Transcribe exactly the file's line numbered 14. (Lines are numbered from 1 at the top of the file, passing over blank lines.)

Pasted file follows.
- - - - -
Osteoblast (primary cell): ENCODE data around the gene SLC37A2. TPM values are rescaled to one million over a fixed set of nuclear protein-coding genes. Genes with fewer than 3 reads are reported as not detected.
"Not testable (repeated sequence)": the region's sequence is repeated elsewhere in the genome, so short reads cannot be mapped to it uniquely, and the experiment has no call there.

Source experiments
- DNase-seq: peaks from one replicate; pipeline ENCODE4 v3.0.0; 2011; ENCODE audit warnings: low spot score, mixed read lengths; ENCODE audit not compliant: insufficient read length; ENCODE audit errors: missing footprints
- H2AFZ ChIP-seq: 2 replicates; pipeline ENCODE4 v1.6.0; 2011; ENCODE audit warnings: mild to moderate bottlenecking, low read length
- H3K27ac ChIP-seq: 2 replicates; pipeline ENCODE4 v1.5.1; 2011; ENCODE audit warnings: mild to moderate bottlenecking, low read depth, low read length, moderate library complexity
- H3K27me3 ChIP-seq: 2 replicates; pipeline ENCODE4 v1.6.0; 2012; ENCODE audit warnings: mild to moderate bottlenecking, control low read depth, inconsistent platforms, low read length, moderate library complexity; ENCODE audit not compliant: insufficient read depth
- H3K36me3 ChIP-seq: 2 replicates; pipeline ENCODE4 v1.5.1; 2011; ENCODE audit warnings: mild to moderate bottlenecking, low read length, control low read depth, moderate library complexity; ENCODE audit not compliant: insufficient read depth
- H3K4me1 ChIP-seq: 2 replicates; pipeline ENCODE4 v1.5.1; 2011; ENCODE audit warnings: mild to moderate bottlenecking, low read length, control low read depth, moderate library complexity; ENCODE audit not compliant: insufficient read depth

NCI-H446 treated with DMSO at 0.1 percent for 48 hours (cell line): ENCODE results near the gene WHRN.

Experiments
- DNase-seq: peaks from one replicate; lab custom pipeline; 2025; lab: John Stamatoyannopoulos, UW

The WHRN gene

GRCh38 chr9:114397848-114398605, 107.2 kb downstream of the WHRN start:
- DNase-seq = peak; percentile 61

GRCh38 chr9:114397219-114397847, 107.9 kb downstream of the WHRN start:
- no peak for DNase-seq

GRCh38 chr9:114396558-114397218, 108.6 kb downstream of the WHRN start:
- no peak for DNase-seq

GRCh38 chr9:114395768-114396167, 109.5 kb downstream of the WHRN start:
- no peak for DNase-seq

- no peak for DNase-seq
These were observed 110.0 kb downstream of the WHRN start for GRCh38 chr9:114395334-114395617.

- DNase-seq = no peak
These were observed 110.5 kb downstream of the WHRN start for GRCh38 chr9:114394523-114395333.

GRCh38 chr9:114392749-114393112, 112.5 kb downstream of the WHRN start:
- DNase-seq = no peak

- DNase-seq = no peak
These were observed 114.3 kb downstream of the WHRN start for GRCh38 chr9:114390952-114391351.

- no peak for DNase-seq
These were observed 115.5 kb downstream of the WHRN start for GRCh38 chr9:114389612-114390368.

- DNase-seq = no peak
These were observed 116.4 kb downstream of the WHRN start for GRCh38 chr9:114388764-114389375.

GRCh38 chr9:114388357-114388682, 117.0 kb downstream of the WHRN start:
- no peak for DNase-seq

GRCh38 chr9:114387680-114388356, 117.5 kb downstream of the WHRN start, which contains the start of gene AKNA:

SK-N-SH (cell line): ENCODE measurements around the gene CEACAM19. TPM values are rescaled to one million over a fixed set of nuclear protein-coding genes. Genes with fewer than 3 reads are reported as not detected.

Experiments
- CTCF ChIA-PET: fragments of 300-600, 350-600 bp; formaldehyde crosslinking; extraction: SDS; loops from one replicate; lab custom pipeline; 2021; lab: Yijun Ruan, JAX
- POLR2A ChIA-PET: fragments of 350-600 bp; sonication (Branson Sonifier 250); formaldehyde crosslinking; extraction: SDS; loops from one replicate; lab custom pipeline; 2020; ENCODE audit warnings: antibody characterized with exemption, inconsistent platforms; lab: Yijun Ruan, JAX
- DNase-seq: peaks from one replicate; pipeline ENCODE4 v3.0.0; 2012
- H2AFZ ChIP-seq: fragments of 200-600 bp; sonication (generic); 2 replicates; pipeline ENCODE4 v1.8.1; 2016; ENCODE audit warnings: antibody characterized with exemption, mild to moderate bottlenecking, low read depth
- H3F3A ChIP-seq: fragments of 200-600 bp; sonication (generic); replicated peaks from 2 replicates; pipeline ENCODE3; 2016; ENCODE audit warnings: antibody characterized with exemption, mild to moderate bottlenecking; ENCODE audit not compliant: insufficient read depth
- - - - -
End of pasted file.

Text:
GRCh38 chr9:114397848-114398605, 107.2 kb downstream of the WHRN start: